What is a nonprovisional patent application?
A nonprovisional patent application is what you file to get a utility patent. You would think that a simpler name could’ve been created, but the “nonprovisional” adjective distinguishes this utility application from another utility filing called a provisional patent application.
If you think of a granted utility patent as the finish line, then a nonprovisional patent application can be considered the starting line while the provisional application is the warm-up area leading to the starting line.
What are the requirements of a nonprovisional patent application?
A nonprovisional application must contain at least:
- descriptions of the invention; and
What is the specification?
The purpose of a patent specification is to describe the invention, which is not the same thing as claiming the invention. The description of the invention can and should get very specific, down to the nitty-gritty gory details of each feature of the invention, including any alternatives and variations that would accomplish the same function or result.
The specification typically includes drawings and a written specification.
What are patent claims?
The claims are located near the end of the written text and are numbered. A claim set comprises an independent claim followed by dependent claims that hang from either the independent claim or a prior dependent claim.
How much does a nonprovisional patent application cost?
The initial filing of a nonprovisional application will range from a few thousand to over ten-thousand dollars. At my firm, we provide flat rate estimates for the initial filing of a nonprovisional application after reviewing brief invention disclosures. As a rough ballpark, attorney’s fees for the initial filing may range from $6,000 to over $10,000, depending upon the complexity of the invention and the number of different examples (aka “preferred embodiments”).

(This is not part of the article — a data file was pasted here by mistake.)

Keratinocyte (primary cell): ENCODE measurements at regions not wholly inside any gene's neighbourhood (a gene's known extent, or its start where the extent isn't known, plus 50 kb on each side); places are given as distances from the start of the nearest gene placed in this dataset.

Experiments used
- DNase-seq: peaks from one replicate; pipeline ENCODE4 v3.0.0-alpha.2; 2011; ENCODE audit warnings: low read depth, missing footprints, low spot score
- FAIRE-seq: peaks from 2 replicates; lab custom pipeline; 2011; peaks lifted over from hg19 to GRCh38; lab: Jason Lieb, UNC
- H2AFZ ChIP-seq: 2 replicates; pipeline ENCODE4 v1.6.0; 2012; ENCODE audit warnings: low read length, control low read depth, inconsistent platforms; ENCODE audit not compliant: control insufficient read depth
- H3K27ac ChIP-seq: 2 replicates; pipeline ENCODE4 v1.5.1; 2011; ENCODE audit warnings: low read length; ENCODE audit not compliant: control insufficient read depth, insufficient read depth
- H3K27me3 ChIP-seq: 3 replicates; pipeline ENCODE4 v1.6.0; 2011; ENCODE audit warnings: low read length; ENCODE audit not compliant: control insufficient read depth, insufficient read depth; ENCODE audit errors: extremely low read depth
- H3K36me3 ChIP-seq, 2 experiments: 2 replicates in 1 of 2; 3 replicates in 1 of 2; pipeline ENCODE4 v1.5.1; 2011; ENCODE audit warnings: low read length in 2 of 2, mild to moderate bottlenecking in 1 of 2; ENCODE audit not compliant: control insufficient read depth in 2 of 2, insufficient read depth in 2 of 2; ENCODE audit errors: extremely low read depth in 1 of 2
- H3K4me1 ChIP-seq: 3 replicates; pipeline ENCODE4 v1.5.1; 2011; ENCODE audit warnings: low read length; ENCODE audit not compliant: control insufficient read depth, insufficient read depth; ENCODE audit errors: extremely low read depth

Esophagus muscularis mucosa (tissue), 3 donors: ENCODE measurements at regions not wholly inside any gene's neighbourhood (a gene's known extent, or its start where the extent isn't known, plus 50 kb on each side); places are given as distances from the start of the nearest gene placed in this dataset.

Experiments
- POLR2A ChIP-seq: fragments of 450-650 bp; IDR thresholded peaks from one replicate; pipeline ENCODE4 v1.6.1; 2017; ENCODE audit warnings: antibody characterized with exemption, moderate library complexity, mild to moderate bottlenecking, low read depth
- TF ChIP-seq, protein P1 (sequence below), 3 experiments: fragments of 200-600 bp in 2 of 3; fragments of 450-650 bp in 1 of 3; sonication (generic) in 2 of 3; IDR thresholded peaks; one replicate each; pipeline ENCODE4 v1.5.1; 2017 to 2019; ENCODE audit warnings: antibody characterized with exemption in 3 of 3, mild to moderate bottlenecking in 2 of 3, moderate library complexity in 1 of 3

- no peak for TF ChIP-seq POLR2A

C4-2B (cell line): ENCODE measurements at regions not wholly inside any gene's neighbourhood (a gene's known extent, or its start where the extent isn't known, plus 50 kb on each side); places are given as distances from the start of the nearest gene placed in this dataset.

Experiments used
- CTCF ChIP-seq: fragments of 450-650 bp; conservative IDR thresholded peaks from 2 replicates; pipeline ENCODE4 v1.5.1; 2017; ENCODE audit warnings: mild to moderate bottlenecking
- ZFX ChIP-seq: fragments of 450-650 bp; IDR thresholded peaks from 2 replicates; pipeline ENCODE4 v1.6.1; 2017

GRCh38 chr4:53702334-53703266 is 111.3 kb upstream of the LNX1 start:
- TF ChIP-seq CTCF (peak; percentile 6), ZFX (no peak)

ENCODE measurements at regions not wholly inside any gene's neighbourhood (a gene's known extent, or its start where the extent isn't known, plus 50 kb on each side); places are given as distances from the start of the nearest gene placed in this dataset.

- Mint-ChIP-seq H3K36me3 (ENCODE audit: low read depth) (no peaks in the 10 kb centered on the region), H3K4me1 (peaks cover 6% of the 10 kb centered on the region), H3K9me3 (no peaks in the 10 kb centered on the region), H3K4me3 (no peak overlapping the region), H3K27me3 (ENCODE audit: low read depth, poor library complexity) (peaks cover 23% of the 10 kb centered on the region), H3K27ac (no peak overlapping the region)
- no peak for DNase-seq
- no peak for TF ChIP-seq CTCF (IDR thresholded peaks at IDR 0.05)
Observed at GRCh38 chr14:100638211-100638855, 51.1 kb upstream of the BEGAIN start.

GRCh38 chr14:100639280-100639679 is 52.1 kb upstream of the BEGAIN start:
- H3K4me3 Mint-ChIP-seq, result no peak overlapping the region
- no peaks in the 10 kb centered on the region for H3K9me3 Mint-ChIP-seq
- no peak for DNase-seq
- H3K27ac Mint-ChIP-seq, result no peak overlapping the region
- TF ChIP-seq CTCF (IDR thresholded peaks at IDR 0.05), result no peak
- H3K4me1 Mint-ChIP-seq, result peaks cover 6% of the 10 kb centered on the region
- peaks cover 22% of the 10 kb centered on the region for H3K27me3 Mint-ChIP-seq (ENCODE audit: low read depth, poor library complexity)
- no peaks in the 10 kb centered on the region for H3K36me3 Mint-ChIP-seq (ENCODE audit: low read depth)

Keep in mind the initial filing cost does not include a patentability search or the ongoing prosecution of the utility application. Responding to the patent examiner’s rejections contained in “Office Actions” are to be expected. Such ongoing costs can range from a few hundred to over two-thousand dollars for each response, and you may have to file multiple Office Action responses.
Before filing a nonprovisional patent application, consider this:
Pursuing a utility patent is a long and expensive slog. There are no quick and cheap shortcuts to a utility patent, although there may be ways to expedite the review of a nonprovisional application. It would be wise, therefore, to think of a nonprovisional application as an investment. And, with any potential investment, you’ll want to count the cost to see if the reward is worth the cost.
Here are some questions to ask before filing a nonprovisional application:
- Would a patentability search be worthwhile?
- Is the product/concept undergoing further development, or have all key features been finalized?
- What would investors think if I seek capital without patent-pending status?
- What would stop or discourage competitors from copying if I don’t apply for a utility patent?
- If I try to keep my invention as a trade secret, would others be able to reverse engineer or somehow imitate my product?
- If budget is a concern, should I file a provisional patent application first?